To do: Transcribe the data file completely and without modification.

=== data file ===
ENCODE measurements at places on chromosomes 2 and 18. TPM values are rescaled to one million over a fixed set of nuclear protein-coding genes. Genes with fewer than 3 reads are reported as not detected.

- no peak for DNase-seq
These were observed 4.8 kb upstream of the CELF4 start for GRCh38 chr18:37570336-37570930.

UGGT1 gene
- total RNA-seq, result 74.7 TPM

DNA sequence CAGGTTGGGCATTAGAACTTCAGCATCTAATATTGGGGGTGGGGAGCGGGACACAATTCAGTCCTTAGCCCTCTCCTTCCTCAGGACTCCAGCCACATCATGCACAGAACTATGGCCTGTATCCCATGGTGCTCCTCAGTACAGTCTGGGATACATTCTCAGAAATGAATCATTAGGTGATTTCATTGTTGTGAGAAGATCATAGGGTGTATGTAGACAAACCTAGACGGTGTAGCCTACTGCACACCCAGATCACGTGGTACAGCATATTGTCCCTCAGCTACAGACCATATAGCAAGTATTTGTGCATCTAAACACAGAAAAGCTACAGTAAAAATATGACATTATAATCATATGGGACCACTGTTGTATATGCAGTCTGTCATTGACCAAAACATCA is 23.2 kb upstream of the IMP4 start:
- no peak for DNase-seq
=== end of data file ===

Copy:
ENCODE measurements at places on chromosomes 2 and 18. TPM values are rescaled to one million over a fixed set of nuclear protein-coding genes. Genes with fewer than 3 reads are reported as not detected.

- no peak for DNase-seq
These were observed 4.8 kb upstream of the CELF4 start for GRCh38 chr18:37570336-37570930.

UGGT1 gene
- total RNA-seq, result 74.7 TPM

DNA sequence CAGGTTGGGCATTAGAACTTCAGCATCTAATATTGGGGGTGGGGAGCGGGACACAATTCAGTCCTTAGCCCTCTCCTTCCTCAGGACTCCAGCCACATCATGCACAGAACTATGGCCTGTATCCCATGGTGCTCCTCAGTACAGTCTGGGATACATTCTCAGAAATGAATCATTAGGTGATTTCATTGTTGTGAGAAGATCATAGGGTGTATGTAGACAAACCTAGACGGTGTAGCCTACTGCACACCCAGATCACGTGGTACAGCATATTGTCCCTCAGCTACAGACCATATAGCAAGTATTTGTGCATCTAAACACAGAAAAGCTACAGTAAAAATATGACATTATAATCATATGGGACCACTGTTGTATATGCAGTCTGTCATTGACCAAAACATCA is 23.2 kb upstream of the IMP4 start:
- no peak for DNase-seq